Well mercifully the 431st session of the Maryland General Assembly just adjourned sine die. And what do we as a state have to show for ourselves?
Well, some of the “accomplishments” of this year’s General Assembly include:
The decriminalization of possession of small amounts of marijuana;
Passed the gradual increase of the minimum wage to $10.10/hour by 2018;
Outlawed discrimination of individuals based on their being transgendered;
Passed a $39 billion budget, a $2 billion increase in spending over last year;
Tightened restrictions on texting while driving;
Recoupled the Estate Tax to the federal Estate Tax rate.
And those really are the most notable “accomplishments” of this year’s General Assembly session. And as usual, it shows how little of a priority the legislative leadership in Annapolis puts on governing and improving the standard of living in this state.
Maryland’s economy is continuing to struggle due to onerous taxation and job-killing regulations. Did the General Assembly take any steps to try to reduce the tax burden on middle and working class families? No. Did they work to reduce the tax burden on businesses that could create good-paying jobs for Maryland’s worksforce? No. Did they work to roll back red tape and reduce regulations that cost businsesses time and resources? No. In fact, the only action that the General Assembly took that immediately impacts jobs here in the state was to raise the minimum wage, which is going to have the imapct of putting lower-skilled, lower-wage workers out of work by making it more cost prohibitve to employ them.
At a time in which Maryland elected officials needed to be focused on making Maryland a more affordable place to live and work, they decided to do the exact opposite.
It isn’t just the lack of focus on economic issues which showed how adrift these legislators were. At the same time in which the General Assembly was talking about legalziging the sale and possession of marijuana, they forced through legislation that bans the production and sale of moonshine in our state. How can somebody possible rationalize their support for both of these bills? How can the Democrats in Annapolis be both for banning what is currently a legal substance while at the same time being for legalizing a substance that is currently banned by Federal law? What kind of cognitive dissonance is that?
One of the biggest failures and wastes of state money in recent memory has been the launmch of the State Obamacare exchange. Over $125 million wasted, flushed away due to mismanagement throughout the responsibile agencies withing state government. Did the General Assembly take any appropriate action to fix the problem? No. Did the General Assembly conduct anything resembling an investigation about the management of Obamacare implemtnation in Maryland? No. They couldn’t possibly do that at a time in which Lt. Governor Anthony Brown is running for Governor and would put them in the awkward position of looking into the catastrophic failure to lead of the guy most of them have endorsed as their party standard bearer.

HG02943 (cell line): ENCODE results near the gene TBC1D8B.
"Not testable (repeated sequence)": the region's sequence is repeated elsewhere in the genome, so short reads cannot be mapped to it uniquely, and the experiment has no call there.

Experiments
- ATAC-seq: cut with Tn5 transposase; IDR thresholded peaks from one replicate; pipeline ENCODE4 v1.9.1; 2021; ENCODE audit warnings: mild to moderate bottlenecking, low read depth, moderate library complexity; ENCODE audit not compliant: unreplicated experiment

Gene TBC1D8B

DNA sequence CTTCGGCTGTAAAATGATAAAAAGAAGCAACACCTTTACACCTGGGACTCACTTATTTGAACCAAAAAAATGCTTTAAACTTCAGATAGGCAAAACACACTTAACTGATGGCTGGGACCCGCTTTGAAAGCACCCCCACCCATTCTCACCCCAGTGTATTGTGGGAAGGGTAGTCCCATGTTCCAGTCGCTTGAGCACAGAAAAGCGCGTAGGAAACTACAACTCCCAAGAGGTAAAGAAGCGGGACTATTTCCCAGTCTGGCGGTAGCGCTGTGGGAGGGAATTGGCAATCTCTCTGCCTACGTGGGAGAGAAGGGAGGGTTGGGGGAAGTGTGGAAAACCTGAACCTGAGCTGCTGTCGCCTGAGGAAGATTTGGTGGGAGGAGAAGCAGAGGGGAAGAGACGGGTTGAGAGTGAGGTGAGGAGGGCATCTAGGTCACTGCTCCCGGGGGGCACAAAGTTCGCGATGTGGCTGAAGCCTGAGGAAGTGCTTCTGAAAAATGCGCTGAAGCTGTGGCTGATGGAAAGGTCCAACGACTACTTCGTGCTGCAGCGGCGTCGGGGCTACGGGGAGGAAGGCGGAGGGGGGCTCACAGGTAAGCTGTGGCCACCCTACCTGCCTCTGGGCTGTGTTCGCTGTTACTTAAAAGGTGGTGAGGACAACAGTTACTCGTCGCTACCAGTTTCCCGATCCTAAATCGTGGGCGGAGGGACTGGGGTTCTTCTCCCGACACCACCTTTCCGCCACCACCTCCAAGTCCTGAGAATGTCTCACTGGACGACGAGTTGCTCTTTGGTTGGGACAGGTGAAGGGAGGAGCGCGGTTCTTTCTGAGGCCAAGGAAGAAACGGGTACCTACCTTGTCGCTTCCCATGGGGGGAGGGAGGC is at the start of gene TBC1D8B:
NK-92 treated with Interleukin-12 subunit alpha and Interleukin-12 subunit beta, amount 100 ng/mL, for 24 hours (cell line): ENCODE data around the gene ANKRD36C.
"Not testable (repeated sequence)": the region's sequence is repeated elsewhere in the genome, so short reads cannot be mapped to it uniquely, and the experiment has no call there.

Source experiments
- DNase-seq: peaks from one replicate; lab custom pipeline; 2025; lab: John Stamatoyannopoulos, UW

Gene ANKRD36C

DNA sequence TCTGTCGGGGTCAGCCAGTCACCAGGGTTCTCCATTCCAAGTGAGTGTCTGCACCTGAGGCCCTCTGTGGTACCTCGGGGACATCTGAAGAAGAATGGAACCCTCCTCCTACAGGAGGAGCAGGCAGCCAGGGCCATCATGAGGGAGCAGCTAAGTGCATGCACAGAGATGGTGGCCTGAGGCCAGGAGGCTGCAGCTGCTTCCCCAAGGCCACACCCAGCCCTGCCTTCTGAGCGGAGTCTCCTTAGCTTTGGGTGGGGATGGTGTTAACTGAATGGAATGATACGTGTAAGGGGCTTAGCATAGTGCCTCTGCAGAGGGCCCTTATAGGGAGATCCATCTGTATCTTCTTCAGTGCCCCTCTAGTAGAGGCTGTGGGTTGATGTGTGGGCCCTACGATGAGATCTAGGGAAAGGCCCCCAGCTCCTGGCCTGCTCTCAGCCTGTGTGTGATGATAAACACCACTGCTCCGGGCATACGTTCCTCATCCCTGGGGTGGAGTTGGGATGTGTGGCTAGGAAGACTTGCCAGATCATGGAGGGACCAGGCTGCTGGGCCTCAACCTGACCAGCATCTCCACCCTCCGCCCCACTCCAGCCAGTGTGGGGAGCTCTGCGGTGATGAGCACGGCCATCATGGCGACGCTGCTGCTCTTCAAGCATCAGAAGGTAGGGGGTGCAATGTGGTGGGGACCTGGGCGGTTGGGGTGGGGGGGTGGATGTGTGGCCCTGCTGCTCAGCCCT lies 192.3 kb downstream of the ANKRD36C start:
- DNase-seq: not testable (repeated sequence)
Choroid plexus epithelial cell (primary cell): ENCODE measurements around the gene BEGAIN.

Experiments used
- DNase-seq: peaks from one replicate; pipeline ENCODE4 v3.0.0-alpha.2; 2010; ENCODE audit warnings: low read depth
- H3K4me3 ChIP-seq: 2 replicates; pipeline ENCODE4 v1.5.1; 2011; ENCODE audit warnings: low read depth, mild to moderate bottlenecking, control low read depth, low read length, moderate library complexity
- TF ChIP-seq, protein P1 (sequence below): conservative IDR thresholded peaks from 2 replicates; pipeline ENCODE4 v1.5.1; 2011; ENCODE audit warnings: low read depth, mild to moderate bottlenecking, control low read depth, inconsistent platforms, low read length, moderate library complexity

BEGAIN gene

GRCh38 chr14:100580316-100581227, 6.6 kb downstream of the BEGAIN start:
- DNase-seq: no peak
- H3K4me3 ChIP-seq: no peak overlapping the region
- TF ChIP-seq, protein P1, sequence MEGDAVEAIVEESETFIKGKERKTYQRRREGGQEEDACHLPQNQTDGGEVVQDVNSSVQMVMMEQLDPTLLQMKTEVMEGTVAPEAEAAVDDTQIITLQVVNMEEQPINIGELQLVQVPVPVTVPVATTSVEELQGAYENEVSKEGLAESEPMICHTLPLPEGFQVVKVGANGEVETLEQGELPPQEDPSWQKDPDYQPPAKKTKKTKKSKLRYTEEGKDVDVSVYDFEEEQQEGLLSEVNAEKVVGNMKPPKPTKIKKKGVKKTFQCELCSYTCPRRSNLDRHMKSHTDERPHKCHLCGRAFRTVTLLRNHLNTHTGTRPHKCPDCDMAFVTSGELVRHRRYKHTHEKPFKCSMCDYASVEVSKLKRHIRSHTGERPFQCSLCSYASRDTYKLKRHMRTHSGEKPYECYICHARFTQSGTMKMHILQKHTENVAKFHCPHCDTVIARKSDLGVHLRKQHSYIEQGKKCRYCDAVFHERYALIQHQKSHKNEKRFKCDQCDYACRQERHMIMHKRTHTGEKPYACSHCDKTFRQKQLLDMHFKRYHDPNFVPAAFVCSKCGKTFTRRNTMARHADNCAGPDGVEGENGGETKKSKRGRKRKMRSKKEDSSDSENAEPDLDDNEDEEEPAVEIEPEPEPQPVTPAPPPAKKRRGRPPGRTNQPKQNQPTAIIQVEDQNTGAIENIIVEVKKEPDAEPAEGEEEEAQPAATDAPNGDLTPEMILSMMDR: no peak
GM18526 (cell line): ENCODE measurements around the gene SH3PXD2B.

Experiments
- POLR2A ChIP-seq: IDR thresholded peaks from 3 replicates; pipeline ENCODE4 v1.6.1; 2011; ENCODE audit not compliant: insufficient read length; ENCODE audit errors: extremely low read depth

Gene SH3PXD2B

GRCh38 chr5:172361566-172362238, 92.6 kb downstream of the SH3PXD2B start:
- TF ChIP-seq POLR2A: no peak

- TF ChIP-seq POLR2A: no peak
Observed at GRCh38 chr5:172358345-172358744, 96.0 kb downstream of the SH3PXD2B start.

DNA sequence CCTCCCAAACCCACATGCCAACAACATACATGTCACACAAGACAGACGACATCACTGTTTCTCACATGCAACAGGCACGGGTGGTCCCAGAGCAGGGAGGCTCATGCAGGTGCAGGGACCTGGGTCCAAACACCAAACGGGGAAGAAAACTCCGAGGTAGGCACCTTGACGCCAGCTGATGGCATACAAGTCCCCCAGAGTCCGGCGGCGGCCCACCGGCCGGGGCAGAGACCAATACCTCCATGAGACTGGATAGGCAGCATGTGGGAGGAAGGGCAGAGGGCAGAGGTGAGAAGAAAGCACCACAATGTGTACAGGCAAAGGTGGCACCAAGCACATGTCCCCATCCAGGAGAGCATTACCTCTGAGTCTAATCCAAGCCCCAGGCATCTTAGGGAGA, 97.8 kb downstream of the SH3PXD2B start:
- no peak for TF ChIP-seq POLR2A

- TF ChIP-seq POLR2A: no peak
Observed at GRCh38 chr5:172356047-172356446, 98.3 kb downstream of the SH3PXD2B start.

Our state is being mismanaged. Our state is spending too much money. Our state is taxing our citizens and our businesses too much. And our state is ensuring that our businesses can’t create jobs because it costs too much money to do business in the state…..well, unless you are politically-connected Hollywood types who can threaten to skip town if their ransom is not met. But none of that seems to matter much to the Democrats here in Annapolis who are going to do what they want, and when they want to do it.
(Of course, those Democrats sometimes get an assist from Republicans like David Brinkley who take a perverse pride in voting for left-wing budgets and try to pretend that there is some sort of conservative justification for doing so, but I don’t think he will get an opportunity to do that next year…)
Folks, for taxpayers of Maryland, this General Assembly session has been 90 days of Hell. We’ve been forced to watch the members of this Legislature fail time and time again to tackle the big issues such as spending, taxes, regulation, and job creation. Instead, they have focused on the expansion of government, the petty issues of crime and punishment, and raising the cost of doing business in Maryland. There is no concern for the people. There is no concern for fiscal restraint. And there is no concern for making sure that state government is run effectively and efficiently.
But you can do something about that.
The General Election is 210 days away. There are plenty of candidates who need your help. Put your time and talent to use for a candidate. Help make phone calls. Help knock doors. Help plan and organize events. Heck, even talking to your neighbors about candidates in your area can help get the job down. We have an opportunity to elect a Republican Governor and increase our numbers in the General Assembly this year. It is the only way that we are going to be able to send a message to the folks down in Annapolis that driving our state off a cliff year in and year out is not going to be acceptable any longer.
If we want to make sure that future General Asssembly sessions don’t become repeats of the 90 Days of Hell, it’s time we get to work.